As I made my way over to my campsite on day six, I kept eyeing circle cliffs to my left. I knew that the DoingMiles route had me ascending them, but there was one problem: they were cliffs… 800+ foot tall cliffs. And yet the
trip report described the route as “easy class two.” There was nothing easy looking about it. I went to bed with some anxiety about what the ascent would hold.
The trip report highlighted a notch in the cliff that I was to climb. I packed up camp, had some freeze dried “Khatmandu Curry” for breakfast (terrible) and spent the morning walking towards my ascent route with trepidation.
Along the way, I passed through what may have been my favorite canyon of the trip, a rather shallow gulch with beautiful white stone that wouldn’t even register on most maps. Once again, my route was silent and empty.
And then, I started climbing. First, sandy foothills, then a muddy consistent slope. As I got closer to the cliff, I used my inReach to let my emergency contact know I was doing something spicy. Eventually the uphill walk
turned into a rock scramble. I’d go up and over one boulder and immediately meet another rock to climb. It kept going like this for more than an hour and 800+ feet.
I am astounded that the DoingMiles folks were able to find this incredible route. As I was climbing, I concocted a story about them working for the NSA with access to advanced military satellites. Not only did they find a
single 50 foot notch in a miles-long cliff band, but they had the confidence to plan an entire trip around it working. What would have happened if they got cliffed out 600 feet up?
As I kept climbing, my heart rate kept rising. This wasn’t the workout of easy canyon miles, I was in Z3 and Z4 for an hour. It was hot and I was shvitzing like mad.
When I got to the top I was filled with a sense of accomplishment. I had been down there, now I was up here. But, I also knew I had work to do: My Garmin showed less than five miles and the day was flying by. I only had a
liter of water left and the sun was brutal.
The good news was that I had only easy miles left ahead of me. Right? Right? WRONG.
What looked on the map like an easy straight line traverse across mostly flat ground was actually hilly, with identical trees and random 10 foot cliffs everywhere. Typically, I would sight a landmark and walk towards it, but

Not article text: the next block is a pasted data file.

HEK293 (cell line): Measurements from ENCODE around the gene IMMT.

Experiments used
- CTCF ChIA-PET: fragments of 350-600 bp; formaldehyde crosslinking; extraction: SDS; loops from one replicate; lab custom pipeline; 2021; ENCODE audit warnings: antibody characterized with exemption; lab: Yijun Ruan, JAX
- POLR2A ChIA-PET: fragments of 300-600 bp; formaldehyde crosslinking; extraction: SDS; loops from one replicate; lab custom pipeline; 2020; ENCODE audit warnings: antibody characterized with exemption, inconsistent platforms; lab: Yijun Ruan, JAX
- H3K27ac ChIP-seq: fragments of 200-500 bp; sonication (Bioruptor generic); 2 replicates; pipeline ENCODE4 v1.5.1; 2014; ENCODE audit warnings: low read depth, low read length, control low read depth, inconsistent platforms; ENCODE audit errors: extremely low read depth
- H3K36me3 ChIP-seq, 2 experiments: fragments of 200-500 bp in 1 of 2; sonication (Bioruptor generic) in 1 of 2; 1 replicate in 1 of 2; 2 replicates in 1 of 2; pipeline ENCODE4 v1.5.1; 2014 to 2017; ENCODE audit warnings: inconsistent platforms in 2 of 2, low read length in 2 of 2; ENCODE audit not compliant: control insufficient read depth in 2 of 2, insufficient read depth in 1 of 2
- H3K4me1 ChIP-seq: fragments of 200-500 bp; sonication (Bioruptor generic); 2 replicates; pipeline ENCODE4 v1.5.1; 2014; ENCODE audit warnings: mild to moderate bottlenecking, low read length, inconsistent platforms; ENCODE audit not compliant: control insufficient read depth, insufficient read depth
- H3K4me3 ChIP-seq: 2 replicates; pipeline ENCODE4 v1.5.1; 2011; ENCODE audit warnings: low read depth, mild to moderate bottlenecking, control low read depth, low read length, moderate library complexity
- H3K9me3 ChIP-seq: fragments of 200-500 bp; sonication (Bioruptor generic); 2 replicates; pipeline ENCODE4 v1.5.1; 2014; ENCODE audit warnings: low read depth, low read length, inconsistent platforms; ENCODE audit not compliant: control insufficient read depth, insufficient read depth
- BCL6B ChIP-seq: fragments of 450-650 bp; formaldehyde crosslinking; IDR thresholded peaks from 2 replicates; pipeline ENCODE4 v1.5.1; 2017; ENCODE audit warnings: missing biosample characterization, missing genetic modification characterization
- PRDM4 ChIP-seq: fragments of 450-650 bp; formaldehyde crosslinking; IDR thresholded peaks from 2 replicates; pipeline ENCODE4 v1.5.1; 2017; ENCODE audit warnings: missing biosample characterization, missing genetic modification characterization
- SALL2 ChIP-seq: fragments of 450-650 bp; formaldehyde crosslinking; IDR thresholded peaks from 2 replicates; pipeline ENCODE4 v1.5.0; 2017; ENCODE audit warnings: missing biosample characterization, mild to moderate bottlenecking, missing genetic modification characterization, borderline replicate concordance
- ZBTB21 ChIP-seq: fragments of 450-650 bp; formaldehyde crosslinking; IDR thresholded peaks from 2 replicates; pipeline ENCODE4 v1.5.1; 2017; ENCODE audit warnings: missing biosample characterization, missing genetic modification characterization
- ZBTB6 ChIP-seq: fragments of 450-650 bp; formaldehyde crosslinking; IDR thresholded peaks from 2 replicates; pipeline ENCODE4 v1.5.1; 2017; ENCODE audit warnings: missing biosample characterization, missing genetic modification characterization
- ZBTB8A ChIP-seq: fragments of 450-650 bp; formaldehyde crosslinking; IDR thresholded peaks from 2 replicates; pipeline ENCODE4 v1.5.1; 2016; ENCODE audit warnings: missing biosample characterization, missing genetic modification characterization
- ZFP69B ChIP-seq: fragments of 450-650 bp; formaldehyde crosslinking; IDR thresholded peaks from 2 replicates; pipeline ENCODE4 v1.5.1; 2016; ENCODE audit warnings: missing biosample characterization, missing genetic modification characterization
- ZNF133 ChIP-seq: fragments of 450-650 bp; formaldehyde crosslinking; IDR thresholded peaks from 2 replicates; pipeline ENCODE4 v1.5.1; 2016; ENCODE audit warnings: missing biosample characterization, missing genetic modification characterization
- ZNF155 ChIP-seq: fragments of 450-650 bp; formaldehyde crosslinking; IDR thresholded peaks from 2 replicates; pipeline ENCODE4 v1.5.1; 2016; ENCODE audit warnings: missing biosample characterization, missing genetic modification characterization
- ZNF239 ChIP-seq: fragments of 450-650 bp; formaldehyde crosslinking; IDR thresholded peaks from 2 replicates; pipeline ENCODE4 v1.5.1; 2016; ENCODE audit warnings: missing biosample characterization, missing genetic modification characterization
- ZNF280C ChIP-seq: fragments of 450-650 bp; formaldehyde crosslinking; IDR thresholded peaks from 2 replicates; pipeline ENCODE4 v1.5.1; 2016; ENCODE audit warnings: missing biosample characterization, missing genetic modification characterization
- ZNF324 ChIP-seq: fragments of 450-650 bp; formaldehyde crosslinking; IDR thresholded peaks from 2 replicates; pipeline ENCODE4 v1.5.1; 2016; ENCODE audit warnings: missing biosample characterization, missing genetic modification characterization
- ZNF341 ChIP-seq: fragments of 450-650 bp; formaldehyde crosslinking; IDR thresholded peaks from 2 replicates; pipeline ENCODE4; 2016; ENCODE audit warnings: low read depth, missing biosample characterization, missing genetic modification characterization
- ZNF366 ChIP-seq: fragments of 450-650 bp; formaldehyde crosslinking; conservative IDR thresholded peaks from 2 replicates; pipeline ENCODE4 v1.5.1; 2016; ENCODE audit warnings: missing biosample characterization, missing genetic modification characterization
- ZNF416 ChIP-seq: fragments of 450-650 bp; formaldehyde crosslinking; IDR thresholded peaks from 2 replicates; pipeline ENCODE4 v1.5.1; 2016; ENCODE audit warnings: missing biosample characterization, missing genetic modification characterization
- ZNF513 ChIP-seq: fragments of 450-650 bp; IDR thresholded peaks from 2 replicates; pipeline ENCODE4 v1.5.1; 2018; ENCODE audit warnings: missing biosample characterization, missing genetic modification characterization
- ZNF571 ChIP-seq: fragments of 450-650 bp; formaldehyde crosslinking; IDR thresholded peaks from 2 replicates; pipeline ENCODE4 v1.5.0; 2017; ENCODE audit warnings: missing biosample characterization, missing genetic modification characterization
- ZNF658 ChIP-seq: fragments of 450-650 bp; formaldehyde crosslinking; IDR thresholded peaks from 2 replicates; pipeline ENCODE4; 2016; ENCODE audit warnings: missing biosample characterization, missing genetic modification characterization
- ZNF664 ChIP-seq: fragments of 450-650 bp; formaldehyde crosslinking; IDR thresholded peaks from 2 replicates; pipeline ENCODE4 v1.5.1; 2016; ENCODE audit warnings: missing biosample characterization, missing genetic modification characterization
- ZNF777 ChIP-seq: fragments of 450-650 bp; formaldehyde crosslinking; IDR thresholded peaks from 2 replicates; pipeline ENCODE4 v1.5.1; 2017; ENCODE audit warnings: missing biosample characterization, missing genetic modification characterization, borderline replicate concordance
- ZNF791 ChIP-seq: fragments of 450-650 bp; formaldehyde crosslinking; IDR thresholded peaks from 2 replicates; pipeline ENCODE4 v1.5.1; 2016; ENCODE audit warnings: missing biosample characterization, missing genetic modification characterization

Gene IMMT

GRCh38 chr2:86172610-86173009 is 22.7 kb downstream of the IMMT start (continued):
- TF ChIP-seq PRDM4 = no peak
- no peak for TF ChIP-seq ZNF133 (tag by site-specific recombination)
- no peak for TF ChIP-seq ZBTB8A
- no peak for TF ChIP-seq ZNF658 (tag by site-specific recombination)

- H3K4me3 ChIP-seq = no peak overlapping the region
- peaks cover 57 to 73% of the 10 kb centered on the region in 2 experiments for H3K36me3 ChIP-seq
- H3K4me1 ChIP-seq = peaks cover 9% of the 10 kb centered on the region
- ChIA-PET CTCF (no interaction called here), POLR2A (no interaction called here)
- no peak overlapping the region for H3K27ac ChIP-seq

the hills were too tall to see anything in the distance and, of course, trees that all look the same don’t make very good landmarks either.
After walking in a full circle and realizing just how drained I was, I decided to sit in the shade, drink some water and recuperate. I pulled out my kindle and read the last 50 pages of my book (The Adventures of Kavalier
and Clay). I cried my eyes out immersed in the world of comic books and friendship and love and shame. There really is no feeling in the world like climbing a cliff and then finishing a great book. Trust me.
As a got a bit of energy back, I set off towards the top of The Gulch. After a few hours stumbling around with my phone in my hand for navigation, I finally made it the handful of off-trail miles to the top of the canyon
that leads down off the bench to the Gulch and the next leg of my journey.
Once again, things got harder instead of easier. Every hundred feet or so the canyon would require a drop/scramble of six feet. I was tired to the bone, very thirsty and determined to make it the two to three miles to The
Gulch. But, the drops kept coming and I kept getting more exhausted.
Eventually, I came across a pothole with enough water to filter for dinner. My resolve to push on dissolved. I decided to pitch my tent on some flat-ish ground and rest up for the night. As I was setting up my tent, I was
filled with a sense of accomplishment. I had climbed a cliff, waded through narrows, meet live cowboys and had a million and one adventures. I was also exhausted and–I realized I wasn’t excited to continue. All of the miles
ahead of me would be like the miles behind me–unexpectedly hard.
I took out my inReach and emailed Sean from Escape Goats to arrange a shuttle back to my car. In the past, when I’ve cut a trip short it’s felt like defeat. This felt like victory. I had come to the desert for an adventure
and I had accomplished that in more ways that I could have ever imagined.